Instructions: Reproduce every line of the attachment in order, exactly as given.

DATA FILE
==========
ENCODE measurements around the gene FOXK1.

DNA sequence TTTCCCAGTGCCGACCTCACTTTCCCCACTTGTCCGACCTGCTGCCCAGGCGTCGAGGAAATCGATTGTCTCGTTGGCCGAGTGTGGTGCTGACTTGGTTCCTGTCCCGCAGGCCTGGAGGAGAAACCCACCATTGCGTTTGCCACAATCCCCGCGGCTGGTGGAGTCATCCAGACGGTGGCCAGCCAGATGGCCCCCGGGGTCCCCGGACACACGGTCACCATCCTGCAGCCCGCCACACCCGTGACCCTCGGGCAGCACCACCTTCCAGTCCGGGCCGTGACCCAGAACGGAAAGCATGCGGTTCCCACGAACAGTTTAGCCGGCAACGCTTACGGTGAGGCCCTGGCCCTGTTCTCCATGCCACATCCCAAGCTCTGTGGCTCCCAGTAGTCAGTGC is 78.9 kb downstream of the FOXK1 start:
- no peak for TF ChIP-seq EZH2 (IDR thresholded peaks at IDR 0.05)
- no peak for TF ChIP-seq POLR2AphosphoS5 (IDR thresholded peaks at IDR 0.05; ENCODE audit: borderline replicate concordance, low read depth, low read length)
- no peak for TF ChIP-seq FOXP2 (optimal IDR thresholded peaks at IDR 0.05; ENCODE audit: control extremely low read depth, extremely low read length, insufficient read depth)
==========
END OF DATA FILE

ENCODE measurements around the gene FOXK1.

DNA sequence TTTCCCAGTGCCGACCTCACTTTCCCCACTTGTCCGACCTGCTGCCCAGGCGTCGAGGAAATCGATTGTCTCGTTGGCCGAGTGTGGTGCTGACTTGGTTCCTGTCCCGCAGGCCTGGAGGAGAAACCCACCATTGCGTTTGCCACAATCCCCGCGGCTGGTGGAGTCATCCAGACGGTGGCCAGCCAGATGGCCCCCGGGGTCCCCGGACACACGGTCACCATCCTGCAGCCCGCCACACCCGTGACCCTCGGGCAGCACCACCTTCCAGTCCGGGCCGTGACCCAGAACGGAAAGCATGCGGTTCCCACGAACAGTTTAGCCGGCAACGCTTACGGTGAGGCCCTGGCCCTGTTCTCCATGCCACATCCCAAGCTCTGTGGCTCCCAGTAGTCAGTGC is 78.9 kb downstream of the FOXK1 start:
- no peak for TF ChIP-seq EZH2 (IDR thresholded peaks at IDR 0.05)
- no peak for TF ChIP-seq POLR2AphosphoS5 (IDR thresholded peaks at IDR 0.05; ENCODE audit: borderline replicate concordance, low read depth, low read length)
- no peak for TF ChIP-seq FOXP2 (optimal IDR thresholded peaks at IDR 0.05; ENCODE audit: control extremely low read depth, extremely low read length, insufficient read depth)